Solitude. It's defined as voluntarily or involuntarily being alone. Like everything else in this world, solitude has its pros and cons. This includes a renewed sense of self, heightened intellectualism, and spirituality.
On the other hand, emotional turbulence, restlessness, and using others to mirror our identities can pose a challenge for some individuals. According to Developmental Psychologist Kenneth Rubin, a positive experience can be achieved only if the following preconditions are met, including the ability to process emotions in a healthy way, join a group when they feel like it, and maintain positive relationships.
Everyone reacts to situations differently. Being away from social interaction is generally perceived as a negative thing. While this may be, it's important to note that being alone does not automatically make a person lonely. The ability to reflect and become comfortable in one's skin is a gift that requires delicate balance. With most still staying home to avoid spreading the COVID-19 virus, here’s how some women do it alone:
Quarantine & Solitude
I've lived alone for almost two years. Figuring life out on my own allowed me to learn lessons that my friends, teachers, and parents couldn't teach me. In fact, it invited me to learn more about myself and figure out what I wanted to achieve. I can be as creative as I like, plan out my days just the way I want, make friends in new environments, and much more. Even so, the one thing I miss is being able to walk outside and enjoy nature. This situation also feels eerie.
Kristine Graham, 28, Podcaster, echoes my thoughts, "Social distancing hasn’t really been a problem for me. It has been a little weird watching society adapt to distancing, but it’s for the best so I’m willing to abide. It’s my hope that others can do so as well."
As an ambivert, Graham is just as comfortable around a group of people as she is by herself. Graham also believes there's a big difference between choosing to be alone and being forced to. This lack of ‘consent’ has impacted her quarantine life. Despite this, she rarely feels lonely, having successfully created a communal life with family, friends, and a romantic partner.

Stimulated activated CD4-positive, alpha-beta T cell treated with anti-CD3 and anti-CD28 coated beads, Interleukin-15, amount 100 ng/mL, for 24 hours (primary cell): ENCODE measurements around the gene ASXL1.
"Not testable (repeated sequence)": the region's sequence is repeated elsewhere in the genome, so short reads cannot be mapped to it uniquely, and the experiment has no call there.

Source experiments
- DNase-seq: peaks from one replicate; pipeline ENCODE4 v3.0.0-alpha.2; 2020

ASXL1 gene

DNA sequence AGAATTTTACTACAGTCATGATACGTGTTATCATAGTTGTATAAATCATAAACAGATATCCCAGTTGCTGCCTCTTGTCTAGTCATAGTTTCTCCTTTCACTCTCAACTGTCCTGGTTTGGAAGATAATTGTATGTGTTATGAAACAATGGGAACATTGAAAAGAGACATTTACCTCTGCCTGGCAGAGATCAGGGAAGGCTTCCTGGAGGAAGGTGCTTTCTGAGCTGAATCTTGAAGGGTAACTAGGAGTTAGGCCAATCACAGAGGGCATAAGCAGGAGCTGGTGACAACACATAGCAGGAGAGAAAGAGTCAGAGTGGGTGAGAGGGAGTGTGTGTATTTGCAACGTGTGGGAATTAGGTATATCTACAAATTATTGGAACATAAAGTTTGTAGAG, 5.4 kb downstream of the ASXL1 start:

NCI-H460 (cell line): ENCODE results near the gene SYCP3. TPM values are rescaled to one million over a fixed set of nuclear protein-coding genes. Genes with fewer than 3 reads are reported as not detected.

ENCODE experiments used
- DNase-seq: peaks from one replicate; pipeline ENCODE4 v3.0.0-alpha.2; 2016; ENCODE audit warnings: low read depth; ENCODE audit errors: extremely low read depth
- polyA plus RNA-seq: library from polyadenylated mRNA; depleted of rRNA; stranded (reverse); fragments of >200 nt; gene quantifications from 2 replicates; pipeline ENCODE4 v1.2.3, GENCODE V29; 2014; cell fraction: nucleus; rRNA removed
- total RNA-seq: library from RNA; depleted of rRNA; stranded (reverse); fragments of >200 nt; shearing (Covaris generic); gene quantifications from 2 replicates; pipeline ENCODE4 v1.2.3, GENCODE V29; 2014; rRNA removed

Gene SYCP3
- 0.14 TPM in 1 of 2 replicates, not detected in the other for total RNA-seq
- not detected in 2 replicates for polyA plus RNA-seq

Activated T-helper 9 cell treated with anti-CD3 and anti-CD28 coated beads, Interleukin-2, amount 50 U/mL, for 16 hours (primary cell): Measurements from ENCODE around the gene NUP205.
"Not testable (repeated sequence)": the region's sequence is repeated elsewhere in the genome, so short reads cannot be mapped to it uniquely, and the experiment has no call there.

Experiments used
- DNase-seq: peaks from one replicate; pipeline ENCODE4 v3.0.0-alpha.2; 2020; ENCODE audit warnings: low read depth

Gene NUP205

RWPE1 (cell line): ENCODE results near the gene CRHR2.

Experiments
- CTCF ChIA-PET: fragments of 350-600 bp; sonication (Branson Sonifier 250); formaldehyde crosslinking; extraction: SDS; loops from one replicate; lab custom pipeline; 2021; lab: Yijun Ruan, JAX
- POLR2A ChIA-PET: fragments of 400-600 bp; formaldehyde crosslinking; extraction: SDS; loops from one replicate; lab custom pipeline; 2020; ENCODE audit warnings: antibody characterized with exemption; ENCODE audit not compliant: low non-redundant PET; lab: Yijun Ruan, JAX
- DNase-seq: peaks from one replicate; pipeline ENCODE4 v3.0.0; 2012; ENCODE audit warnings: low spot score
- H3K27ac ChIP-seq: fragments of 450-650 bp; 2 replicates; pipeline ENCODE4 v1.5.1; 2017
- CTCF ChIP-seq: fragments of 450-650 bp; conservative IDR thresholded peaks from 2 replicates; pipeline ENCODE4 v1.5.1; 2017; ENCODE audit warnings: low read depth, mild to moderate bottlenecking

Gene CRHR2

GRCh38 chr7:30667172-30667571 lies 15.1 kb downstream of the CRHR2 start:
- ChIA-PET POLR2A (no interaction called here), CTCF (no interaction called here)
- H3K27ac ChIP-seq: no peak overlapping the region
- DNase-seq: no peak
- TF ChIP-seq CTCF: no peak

On the other hand, Dr. Stacy Peebles, 45, Clinical Social Worker, identifies as an introvert who enjoys her own company. Rarely bored or lonely even before quarantine, Peebles adds: “I continue to feel very happy and satisfied with the life I live. One major positive I saw for myself is that I haven't had to change my lifestyle. I’m organized and typically stay stocked up with at least 2-3 months of necessary supplies. I feel positive reinforcement that my life as an introvert is healthy and happy, and could maintain social distancing requirements for several months without feeling any major impact.”
Working From Home
The company I work for was well prepared for remote work even before the social distancing guidelines. The transition from working in the office to working from home was mostly smooth. The biggest advice I have for professionals is to stay organized and well-rested.
Graham suggests that professionals prepare for the day as if they're still going to work. "Get up, take a shower, and get dressed. Also, create a designated workspace. You don’t normally work where you rest so you shouldn’t be doing that now that you’re working from home. Boundaries are important now more than ever."
Having worked from home for over a decade, Peebles is accustomed to a regular work routine. “Try to keep a regular schedule. Create a to-do list each day and give yourself a timeframe to complete each task. If possible, dedicate a specific room or workspace to yourself and always go into that space when you are doing your work. This can help you stay focused. I recommend not to have any distractions like a TV or phone.
For me, self-care has never been more important. This includes moving my body every few hours via a short walk, dance, or stretch.
Being home may tempt you to order in more often, especially as some grocery stores may still be experiencing food shortages. I find that completing a big haul bi-weekly and cooking simple 30-minute meals helps. In leisure time, listen to music, read or call your friends and family. Since social distancing has been put in place, I've adapted my self-care routine and allocated more time to it.
For Graham, a positive thing that came out of this situation is seeing how adaptive she is during an emergency. This is despite the fact that her self-care, which includes spa time and shopping, has been impacted by the coronavirus. In terms of productivity, Graham has made it her mission not to learn anything new as things are currently stressful and uncertain.
Travel is one of Peebles’ forms of self-care. “I love to travel and usually do so every few months. I recently returned from a trip before the virus became an issue, otherwise, I’d be planning another trip now. Also, I enjoy attending live entertainment events and planned to attend shows that have now been canceled. My other methods of self-care include listening to music, exercising, dancing, taking bubble baths, and burning candles. I keep in contact with family and friends by phone and text.”
These times are hard and can bring up unfamiliar feelings in you. Just take life one day at a time, focus on things you can control, and be gentle with yourself.
Stay safe & healthy,
Aissatou Bah is a copywriter, lifestyle blogger and poet. You can find her on social media @aissatoutb